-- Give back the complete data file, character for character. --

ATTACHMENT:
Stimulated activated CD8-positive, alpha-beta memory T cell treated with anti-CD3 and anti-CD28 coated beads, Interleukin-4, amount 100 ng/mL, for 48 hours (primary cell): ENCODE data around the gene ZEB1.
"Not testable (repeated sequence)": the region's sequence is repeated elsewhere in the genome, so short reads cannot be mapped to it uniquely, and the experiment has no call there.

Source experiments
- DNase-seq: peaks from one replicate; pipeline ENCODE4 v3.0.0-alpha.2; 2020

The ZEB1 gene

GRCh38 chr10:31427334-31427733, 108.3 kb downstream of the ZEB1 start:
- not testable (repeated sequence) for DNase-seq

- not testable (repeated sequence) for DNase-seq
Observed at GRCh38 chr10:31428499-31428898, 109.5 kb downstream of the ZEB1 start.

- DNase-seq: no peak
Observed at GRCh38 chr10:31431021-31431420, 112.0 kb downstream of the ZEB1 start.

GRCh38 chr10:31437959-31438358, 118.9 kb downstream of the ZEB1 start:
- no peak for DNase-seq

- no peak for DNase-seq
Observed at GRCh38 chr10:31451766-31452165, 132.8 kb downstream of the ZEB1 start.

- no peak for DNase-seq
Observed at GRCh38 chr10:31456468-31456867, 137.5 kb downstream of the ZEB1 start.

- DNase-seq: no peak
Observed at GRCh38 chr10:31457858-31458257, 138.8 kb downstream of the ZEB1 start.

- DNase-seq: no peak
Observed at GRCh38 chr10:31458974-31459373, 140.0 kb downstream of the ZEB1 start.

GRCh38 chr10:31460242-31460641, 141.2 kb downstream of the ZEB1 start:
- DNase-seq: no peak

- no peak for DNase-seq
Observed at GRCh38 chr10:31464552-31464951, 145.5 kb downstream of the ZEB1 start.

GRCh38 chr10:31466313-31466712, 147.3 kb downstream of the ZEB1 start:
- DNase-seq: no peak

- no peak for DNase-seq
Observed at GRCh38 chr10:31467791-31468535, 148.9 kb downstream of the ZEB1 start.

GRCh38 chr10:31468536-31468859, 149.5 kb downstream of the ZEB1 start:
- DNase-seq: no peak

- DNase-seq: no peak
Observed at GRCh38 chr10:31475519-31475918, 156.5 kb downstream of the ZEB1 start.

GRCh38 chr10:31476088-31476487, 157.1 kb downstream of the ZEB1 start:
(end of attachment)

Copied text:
Stimulated activated CD8-positive, alpha-beta memory T cell treated with anti-CD3 and anti-CD28 coated beads, Interleukin-4, amount 100 ng/mL, for 48 hours (primary cell): ENCODE data around the gene ZEB1.
"Not testable (repeated sequence)": the region's sequence is repeated elsewhere in the genome, so short reads cannot be mapped to it uniquely, and the experiment has no call there.

Source experiments
- DNase-seq: peaks from one replicate; pipeline ENCODE4 v3.0.0-alpha.2; 2020

The ZEB1 gene

GRCh38 chr10:31427334-31427733, 108.3 kb downstream of the ZEB1 start:
- not testable (repeated sequence) for DNase-seq

- not testable (repeated sequence) for DNase-seq
Observed at GRCh38 chr10:31428499-31428898, 109.5 kb downstream of the ZEB1 start.

- DNase-seq: no peak
Observed at GRCh38 chr10:31431021-31431420, 112.0 kb downstream of the ZEB1 start.

GRCh38 chr10:31437959-31438358, 118.9 kb downstream of the ZEB1 start:
- no peak for DNase-seq

- no peak for DNase-seq
Observed at GRCh38 chr10:31451766-31452165, 132.8 kb downstream of the ZEB1 start.

- no peak for DNase-seq
Observed at GRCh38 chr10:31456468-31456867, 137.5 kb downstream of the ZEB1 start.

- DNase-seq: no peak
Observed at GRCh38 chr10:31457858-31458257, 138.8 kb downstream of the ZEB1 start.

- DNase-seq: no peak
Observed at GRCh38 chr10:31458974-31459373, 140.0 kb downstream of the ZEB1 start.

GRCh38 chr10:31460242-31460641, 141.2 kb downstream of the ZEB1 start:
- DNase-seq: no peak

- no peak for DNase-seq
Observed at GRCh38 chr10:31464552-31464951, 145.5 kb downstream of the ZEB1 start.

GRCh38 chr10:31466313-31466712, 147.3 kb downstream of the ZEB1 start:
- DNase-seq: no peak

- no peak for DNase-seq
Observed at GRCh38 chr10:31467791-31468535, 148.9 kb downstream of the ZEB1 start.

GRCh38 chr10:31468536-31468859, 149.5 kb downstream of the ZEB1 start:
- DNase-seq: no peak

- DNase-seq: no peak
Observed at GRCh38 chr10:31475519-31475918, 156.5 kb downstream of the ZEB1 start.

GRCh38 chr10:31476088-31476487, 157.1 kb downstream of the ZEB1 start: